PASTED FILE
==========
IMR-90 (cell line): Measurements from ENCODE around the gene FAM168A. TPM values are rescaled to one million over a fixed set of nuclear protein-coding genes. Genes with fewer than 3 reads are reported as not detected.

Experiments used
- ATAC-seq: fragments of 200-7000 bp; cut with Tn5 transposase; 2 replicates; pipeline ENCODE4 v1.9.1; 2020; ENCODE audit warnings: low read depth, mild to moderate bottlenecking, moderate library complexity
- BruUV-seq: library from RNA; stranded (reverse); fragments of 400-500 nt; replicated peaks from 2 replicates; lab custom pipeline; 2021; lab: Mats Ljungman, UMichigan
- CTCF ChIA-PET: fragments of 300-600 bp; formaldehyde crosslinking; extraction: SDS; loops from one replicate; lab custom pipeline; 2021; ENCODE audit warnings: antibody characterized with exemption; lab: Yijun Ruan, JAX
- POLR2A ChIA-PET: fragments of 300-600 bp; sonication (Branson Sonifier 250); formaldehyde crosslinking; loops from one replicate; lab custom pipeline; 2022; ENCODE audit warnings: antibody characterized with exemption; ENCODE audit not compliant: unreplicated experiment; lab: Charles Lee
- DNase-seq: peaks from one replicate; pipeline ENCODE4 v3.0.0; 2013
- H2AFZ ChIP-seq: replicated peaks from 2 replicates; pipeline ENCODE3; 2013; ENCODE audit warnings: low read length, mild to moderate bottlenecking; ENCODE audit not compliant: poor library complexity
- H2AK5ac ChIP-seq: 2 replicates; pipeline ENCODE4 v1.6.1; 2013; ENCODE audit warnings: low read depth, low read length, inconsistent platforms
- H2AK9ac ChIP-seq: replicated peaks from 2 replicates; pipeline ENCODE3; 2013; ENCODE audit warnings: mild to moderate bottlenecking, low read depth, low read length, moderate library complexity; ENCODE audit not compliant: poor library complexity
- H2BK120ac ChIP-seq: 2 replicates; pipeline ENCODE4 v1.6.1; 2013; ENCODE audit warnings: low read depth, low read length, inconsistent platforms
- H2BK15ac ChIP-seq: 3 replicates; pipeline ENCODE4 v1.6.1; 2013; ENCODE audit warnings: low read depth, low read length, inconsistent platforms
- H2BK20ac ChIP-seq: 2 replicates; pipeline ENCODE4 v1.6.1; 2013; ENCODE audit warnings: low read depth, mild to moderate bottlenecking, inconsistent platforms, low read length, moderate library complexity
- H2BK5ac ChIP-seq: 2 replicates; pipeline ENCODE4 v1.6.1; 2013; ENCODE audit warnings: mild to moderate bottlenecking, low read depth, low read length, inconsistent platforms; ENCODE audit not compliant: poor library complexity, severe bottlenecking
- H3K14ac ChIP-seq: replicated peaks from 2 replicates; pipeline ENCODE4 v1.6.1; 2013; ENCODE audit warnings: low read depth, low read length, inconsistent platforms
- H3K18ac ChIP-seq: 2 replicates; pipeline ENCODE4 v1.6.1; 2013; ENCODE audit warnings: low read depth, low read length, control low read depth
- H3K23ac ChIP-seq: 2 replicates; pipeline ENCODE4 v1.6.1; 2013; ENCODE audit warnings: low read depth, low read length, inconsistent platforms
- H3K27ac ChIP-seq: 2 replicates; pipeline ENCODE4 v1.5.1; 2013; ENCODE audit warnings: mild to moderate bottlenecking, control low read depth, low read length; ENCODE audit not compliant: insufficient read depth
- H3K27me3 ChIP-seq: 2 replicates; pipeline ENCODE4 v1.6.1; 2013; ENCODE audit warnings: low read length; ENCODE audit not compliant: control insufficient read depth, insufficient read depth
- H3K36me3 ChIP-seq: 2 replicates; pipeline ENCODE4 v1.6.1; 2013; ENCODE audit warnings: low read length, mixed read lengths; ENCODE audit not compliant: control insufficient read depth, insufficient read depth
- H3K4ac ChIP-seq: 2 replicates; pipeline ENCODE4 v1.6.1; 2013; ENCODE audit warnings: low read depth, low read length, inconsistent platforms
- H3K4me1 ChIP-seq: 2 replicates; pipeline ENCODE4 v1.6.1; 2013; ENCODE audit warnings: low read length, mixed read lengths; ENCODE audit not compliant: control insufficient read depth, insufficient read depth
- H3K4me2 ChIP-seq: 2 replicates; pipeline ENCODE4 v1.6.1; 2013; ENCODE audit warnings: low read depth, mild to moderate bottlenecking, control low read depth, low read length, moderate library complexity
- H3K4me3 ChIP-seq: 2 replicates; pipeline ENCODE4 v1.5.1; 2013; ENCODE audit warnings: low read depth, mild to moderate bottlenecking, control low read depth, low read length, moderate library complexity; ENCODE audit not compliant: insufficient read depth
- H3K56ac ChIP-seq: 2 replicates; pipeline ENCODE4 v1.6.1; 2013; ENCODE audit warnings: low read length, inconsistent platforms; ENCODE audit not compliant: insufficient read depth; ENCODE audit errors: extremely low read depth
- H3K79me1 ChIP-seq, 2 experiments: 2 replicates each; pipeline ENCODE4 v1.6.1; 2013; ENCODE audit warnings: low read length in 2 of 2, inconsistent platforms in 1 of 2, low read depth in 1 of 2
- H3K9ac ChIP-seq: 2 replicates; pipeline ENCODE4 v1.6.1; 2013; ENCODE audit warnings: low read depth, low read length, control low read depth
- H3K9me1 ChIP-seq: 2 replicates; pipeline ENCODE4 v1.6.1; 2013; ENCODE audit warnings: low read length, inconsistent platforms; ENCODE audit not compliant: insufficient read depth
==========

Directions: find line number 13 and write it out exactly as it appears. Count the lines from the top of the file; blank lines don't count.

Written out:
- H2BK20ac ChIP-seq: 2 replicates; pipeline ENCODE4 v1.6.1; 2013; ENCODE audit warnings: low read depth, mild to moderate bottlenecking, inconsistent platforms, low read length, moderate library complexity